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Candida infection

A healthy person has natural protection against Candida overgrowth. The two main parts of that protection are bacterial flora and a type of white blood cells called neutrophils. Candida has become a very common and often serious disease in our modern world, due both to modern practices that suppress these immune functions and to a fermenting diet.

Bacterial flora are the bacteria that naturally populate all the non-sterile areas of your body, starting at birth. These include the mouth, nose, ears, throat, esophagus, large airways, most of the intestines, the skin, and the genital areas. Certain bacterial types take up residence in different body areas and live in perfect harmony with your body. Some actually help your body with specific functions, like making vitamin K to help blood clot properly. Bacterial flora is absolutely essential in preventing undesirable microbes — like disease-causing bacteria, fungi and viruses — from infecting you.

The other main protection is neutrophils. These are inflammatory cells that perform surveillance throughout your body and attack invading microbes. They automatically attack invading fungal spores (such as those you routinely inhale just by walking through an area with open dirt) and prevent the spores from getting hold and causing infection. Neutrophils are what prevent people of normal health from getting thrush, an oral yeast infection.

Candida overgrowth and invasion occur when bacterial flora are killed, or when the immune system is suppressed and neutrophils are not as active or abundant. The expansion of Candida is also fostered by eating fermented or aged products and certain sugars, particularly maltose (malt, barley malt, malted barley or maltodextrin).

The usual progression of events appears to be the following:
1. Candida overgrowth begins in the body due to exposure to antibiotics, chlorine, alcohol, or other things that either kill normal bacterial flora, suppress normal immunity or provide too much fungal nourishment (see the list of exposures).

2. Candida invasion of organs begins, with the liver being one of the most affected organs. This is due to the fact that the liver receives a large blood supply directly from the intestines, where Candida overgrowth usually gets its start.

3. Liver changes, cravings and appetite. Appetite (meaning which foods happen to appeal to an individual) is primarily a liver function. As Candida takes up residence in the liver, it chemically influences the appetite, and one usually begins to prefer or even crave those foods that feed Candida — fermented or aged items and certain sugars. The most common form is the craving for foods in the group of chocolate, bread, alcohol (beer, wine or vodka most commonly), aged cheeses (cheddar, Swiss, Parmesan, etc.) or milk itself, nuts or peanuts, and fruit like apples, grapes or bananas. Less common — but seen in the more seriously affected — is the phenomenon of craving vinegar (includes ketchup and salad dressings) and pickles. In children ages 3-8, the very typical cravings are for milk, cheese, yogurt, macaroni and cheese, or peanut butter.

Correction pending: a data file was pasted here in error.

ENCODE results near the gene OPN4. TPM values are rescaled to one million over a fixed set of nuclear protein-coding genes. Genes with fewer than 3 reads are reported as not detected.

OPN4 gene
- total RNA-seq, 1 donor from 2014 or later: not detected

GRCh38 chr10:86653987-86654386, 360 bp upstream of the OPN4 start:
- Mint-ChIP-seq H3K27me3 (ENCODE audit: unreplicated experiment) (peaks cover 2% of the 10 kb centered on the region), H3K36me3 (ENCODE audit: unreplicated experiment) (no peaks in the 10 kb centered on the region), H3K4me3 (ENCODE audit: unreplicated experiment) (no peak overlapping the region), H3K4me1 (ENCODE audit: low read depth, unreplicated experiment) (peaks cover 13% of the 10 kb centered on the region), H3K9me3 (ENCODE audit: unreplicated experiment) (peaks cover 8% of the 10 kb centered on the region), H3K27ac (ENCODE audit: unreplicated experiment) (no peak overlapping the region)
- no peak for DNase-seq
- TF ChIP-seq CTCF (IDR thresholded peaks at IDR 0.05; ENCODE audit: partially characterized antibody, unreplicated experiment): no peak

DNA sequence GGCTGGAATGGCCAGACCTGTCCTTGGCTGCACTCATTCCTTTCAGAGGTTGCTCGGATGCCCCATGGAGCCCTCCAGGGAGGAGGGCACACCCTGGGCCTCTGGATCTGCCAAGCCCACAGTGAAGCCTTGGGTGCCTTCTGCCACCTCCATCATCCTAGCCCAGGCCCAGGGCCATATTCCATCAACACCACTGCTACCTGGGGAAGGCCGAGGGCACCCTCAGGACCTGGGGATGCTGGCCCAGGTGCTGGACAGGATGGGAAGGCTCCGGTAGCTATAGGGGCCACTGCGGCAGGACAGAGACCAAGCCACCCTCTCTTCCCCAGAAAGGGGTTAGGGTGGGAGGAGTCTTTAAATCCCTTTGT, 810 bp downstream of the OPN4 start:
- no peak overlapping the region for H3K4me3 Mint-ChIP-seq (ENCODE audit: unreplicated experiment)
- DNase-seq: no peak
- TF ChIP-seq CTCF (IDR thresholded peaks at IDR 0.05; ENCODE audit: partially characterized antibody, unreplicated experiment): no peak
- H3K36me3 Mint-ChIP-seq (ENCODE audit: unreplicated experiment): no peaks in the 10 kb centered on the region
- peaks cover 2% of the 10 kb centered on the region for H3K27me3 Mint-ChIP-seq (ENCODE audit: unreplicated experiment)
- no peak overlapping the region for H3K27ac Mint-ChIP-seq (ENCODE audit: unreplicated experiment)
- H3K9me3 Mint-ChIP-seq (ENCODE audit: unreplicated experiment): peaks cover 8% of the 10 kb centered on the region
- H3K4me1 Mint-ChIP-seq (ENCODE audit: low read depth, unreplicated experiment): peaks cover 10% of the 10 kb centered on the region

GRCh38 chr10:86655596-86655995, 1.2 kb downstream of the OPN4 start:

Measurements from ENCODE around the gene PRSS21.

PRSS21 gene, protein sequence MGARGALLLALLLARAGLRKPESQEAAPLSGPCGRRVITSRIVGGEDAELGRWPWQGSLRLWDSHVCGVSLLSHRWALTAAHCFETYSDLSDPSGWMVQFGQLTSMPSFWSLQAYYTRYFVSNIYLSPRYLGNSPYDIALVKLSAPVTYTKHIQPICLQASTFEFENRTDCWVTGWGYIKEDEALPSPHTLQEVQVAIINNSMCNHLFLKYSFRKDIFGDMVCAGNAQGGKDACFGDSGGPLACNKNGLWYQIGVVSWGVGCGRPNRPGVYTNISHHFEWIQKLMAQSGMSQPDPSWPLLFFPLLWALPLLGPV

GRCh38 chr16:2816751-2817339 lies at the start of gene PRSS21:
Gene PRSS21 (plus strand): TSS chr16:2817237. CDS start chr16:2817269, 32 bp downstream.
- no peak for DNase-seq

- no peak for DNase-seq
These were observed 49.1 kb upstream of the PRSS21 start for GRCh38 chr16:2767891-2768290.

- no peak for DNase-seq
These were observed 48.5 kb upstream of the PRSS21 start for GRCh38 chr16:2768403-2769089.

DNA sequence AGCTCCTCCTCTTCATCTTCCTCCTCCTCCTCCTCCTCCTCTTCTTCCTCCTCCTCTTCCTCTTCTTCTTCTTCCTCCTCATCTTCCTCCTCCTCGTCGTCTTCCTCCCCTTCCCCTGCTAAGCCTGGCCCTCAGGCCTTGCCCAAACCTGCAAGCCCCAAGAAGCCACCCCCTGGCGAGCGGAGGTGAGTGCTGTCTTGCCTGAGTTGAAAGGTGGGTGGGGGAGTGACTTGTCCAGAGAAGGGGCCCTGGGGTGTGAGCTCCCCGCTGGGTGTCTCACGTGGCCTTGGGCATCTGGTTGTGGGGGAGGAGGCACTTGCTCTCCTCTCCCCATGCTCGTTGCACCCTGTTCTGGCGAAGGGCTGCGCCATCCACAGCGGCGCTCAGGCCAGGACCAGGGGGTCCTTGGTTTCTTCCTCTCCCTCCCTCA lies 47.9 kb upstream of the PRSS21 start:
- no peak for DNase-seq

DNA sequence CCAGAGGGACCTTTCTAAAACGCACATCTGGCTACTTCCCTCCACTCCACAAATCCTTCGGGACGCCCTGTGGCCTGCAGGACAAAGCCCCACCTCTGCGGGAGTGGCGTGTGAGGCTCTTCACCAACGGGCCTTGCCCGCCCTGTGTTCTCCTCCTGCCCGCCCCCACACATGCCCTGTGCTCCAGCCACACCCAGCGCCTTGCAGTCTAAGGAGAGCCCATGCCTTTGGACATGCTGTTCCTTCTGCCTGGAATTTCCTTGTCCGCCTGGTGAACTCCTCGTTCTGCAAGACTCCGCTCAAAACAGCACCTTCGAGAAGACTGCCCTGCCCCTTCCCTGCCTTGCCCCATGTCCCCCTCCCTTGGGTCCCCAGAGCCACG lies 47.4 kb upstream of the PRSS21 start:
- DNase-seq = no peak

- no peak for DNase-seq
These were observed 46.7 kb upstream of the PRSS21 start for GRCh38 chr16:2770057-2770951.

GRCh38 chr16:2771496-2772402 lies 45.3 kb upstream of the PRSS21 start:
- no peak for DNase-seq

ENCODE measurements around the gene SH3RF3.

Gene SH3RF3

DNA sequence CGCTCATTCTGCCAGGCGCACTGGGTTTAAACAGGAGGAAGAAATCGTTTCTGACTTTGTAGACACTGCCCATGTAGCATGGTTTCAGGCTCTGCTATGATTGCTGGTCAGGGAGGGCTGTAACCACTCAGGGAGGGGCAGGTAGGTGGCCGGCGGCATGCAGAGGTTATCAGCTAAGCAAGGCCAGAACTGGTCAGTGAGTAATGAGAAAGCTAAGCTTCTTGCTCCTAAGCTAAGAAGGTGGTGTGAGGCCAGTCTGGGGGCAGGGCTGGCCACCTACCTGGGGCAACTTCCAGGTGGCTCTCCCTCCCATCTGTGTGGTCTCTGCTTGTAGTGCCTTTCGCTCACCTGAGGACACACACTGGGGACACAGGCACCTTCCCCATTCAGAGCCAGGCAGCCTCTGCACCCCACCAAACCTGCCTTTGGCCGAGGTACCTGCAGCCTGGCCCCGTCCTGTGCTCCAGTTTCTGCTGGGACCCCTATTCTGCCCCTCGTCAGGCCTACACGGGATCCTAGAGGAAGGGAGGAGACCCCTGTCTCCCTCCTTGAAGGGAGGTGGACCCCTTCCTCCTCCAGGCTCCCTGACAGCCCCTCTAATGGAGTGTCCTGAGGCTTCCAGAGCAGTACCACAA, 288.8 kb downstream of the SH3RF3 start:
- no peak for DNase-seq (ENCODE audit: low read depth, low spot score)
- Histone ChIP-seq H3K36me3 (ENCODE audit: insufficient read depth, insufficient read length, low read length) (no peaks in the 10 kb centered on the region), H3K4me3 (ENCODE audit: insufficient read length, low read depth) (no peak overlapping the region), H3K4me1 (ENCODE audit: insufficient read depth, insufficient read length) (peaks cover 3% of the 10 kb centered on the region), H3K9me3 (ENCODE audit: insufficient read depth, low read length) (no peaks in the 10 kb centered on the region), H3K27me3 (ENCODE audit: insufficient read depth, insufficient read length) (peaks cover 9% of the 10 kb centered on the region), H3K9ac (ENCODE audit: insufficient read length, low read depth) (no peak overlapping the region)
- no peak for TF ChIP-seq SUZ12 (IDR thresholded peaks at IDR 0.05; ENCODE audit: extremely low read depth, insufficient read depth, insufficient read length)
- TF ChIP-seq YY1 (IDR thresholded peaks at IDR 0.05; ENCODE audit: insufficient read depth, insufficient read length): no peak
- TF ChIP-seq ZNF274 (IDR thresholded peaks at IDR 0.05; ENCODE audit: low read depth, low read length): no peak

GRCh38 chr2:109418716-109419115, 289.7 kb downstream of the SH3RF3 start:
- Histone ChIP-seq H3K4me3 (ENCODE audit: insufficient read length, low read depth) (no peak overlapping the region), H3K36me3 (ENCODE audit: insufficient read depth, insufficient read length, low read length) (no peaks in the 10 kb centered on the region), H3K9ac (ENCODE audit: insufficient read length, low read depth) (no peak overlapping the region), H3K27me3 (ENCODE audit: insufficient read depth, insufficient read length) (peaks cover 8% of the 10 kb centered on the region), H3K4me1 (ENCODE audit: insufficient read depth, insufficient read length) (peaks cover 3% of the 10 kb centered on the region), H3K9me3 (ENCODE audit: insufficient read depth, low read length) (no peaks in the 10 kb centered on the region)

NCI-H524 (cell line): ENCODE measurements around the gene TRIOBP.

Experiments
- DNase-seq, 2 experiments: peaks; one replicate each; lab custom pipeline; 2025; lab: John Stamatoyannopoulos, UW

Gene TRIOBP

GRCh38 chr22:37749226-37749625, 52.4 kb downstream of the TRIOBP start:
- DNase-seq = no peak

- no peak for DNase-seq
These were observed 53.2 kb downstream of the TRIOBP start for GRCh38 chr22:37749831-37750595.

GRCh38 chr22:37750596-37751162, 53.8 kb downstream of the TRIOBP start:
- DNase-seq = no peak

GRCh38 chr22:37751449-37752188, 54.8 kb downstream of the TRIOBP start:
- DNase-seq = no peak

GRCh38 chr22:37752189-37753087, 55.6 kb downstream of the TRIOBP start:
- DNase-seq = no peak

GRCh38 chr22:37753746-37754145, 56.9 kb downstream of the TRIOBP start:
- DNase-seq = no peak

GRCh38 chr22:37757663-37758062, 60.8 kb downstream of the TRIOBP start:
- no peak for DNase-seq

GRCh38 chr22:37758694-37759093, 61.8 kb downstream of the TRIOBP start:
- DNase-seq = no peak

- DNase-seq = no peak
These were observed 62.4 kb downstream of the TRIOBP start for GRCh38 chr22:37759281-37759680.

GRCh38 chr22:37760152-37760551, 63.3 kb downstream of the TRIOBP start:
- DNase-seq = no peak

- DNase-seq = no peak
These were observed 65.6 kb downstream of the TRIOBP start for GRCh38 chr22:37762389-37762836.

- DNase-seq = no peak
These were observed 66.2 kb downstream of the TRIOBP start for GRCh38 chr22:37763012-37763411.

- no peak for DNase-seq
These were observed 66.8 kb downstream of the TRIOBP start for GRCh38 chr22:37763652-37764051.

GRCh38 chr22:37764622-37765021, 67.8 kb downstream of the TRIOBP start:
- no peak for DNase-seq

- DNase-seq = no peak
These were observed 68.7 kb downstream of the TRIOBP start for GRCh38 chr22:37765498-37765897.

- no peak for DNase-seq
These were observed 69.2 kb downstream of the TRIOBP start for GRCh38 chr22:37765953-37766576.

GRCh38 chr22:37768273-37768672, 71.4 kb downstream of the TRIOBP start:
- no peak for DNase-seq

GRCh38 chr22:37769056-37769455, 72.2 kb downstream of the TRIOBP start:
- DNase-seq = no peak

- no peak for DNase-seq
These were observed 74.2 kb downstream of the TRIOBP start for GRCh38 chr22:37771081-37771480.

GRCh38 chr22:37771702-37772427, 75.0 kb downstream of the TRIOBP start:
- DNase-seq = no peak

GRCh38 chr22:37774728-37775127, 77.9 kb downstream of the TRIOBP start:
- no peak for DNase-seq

4. Fermenting diet and further invasion. The consumption of Candida-supporting foods in a steady and increasing fashion (a symptom which develops in most Candida patients) gradually but surely allows the Candida to grow more abundantly and entrench itself more deeply in the tissues of the body. Even if one stops eating these foods, established Candida will persist in the body until it's effectively treated.

5. Candida symptoms. Whether through chemicals it produces, its nutritional requirements or through its direct physical presence around cells, overgrown Candida influences a variety of body systems (primarily the digestive, nervous and immune systems), producing a multitude of unpleasant and often serious symptoms.

Unfortunately, there are several common conditions and substances in our modern world that either kill flora, suppress immunity or directly feed yeast, allowing this unwanted overgrowth of Candida.  Equally unfortunate is the fact that because fungi grow slowly and therefore bring on their symptoms very gradually, Candida is not understood by many doctors and patients to be a common cause of real disease.

In fact, it is quite typical for patients to not develop serious symptoms until ten, twenty or thirty years after their yeast-promoting exposures.

As an example, in clinical experience a typical patient might develop frequent headaches, depression, fatigue, sleep problems and poor memory around age 35, while the actual main culprits are frequent courses of antibiotics the patient received for ear infections as a young child, chlorine exposure from swimming at the YMCA as an older child, and later being on the high school swim team.  Both antibiotics and chlorine kill off normal bacterial flora, gradually allowing Candida to multiply and become established beyond its normal, limited environment.

NEXT ARTICLE:  Exposures which cause Candida

Updated: May 11, 2010


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